Correcting technique can be difficult, but it’s an important part of coaching
Coaches often find problems with their swimmers’ technique, but persuading swimmers that something’s wrong can be difficult. It’s our responsibility as coaches to help our swimmers go from not knowing there’s a problem to swimming with improved technique unconsciously.
Here are four ways to help swimmers bring perception (“I’m already doing this right”) and reality (“This needs to change to avoid injury or make you go faster”) together.
Embrace the Extreme
A common problem is when swimmers cross the midline on their freestyle recovery entry, especially when they breathe. This causes bending of the spine, or “fishtailing,” something that could lead to lower lumbar pain or other back issues.
Fixing this crossover is tough for swimmers, because the perception of where their hands enter and where they actually enter is usually different, so I ask them to enter “extra wide.” They think this is awkward when it’s just an inch or two farther out.
Using a clock for reference, with their nose at the center, I tell them to enter at “11” with their left hand and “1” with their right hand. Swimmers might feel that their entry is way outside their shoulder line, when it’s actually in front of their head but no longer crossing midline. It’s an improvement, but sometimes they still fishtail.
When that happens, I pull out extreme corrective perceptions and ask swimmers to enter at 9 (left hand) and 3 (right hand). They might feel like they’re reaching for the lane lines, but they’re actually entering at the right spot and not crossing their midline.
One of the best tools—and one that’s quite sobering for swimmers—is video. Record swimmers using their current technique and then using the new technique. The visual feedback immediately corrects a swimmer’s perception. I often hear swimmers say, “I had no idea I was doing that!” This helps coaches and swimmers build stronger, trusting relationships.
I use a tablet with a waterproof cover on a telescopic pole to take above-surface and below-surface shots, but even using a smartphone filming above the surface works.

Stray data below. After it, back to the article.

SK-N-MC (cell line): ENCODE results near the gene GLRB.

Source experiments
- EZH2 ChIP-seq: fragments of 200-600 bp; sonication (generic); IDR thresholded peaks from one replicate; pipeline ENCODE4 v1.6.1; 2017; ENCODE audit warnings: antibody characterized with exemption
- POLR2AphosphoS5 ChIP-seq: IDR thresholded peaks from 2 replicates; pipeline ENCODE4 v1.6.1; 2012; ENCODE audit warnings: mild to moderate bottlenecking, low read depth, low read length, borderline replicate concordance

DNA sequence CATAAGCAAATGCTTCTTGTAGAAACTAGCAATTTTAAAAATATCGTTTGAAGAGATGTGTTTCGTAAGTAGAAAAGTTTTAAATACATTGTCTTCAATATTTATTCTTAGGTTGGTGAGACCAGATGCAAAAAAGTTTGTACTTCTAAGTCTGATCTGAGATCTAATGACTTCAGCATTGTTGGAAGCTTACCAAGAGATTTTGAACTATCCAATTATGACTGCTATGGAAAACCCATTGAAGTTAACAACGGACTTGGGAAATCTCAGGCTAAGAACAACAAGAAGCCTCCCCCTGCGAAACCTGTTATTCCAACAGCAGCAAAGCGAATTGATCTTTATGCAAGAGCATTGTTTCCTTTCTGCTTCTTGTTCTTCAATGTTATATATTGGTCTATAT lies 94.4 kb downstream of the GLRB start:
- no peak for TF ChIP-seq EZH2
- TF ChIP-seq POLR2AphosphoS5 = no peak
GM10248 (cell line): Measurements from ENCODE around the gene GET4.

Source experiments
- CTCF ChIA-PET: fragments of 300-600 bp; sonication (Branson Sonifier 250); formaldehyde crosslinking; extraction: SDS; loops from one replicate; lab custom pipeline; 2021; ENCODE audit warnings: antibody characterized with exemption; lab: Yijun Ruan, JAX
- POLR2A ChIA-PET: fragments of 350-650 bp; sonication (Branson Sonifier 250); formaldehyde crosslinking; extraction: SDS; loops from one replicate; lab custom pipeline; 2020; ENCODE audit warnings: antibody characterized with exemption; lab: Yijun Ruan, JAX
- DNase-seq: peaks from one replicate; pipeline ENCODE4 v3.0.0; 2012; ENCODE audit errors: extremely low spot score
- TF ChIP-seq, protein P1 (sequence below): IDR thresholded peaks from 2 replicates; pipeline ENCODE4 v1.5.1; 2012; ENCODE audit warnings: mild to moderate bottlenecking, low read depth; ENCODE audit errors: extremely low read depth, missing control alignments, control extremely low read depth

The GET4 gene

If your team practices in bright sunlight, you can use a kickboard to shade the tablet or smartphone screen while you’re playing the video for swimmers in the water. You could also do post-swim analysis indoors or in a shaded area after practice.
If you have time once a month or so, post-swim video analysis with the team is also excellent. Swimmers learn a lot by observing teammates’ similar issues and hearing corrective actions and learn to give feedback to one another during swim practice. It’s a wonderful team-building exercise.
You can buy a transmitter for a coach on deck and waterproof headsets for swimmers. These allow coaches to give feedback while swimmers are still swimming rather than waiting until they get to the wall.
Using the crossover example, as a swimmer goes down the pool, a coach can say, “Enter wider,” “much wider than that,” “3 and 9 o’clock.” When your swimmers hit the right position, let them know immediately. This real-time feedback helps immensely.
I have two headsets and put them on swimmers who aren’t responding quickly enough to feedback delivered at the wall. I know of several coaches who have 12-16 headsets. There are multiple channels and you can dedicate one to give feedback to all the swimmers in a lane or any combination a coach desires.
Mix Good with Bad
Have your swimmers swim four strokes with correct technique, the next four strokes with the wrong (previous) technique, and the last strokes with the correct technique. Feeling the difference in body position and comfort level using both incorrect and correct technique imprints the positive stroke changes.
Remember to be patient because every swimmer is unique. The novices, the elites, and everyone in between have varying experiences and perceptions and learn at different rates. This diversity makes coaching fun and fascinating. Embrace and enjoy it!
- Coaches Only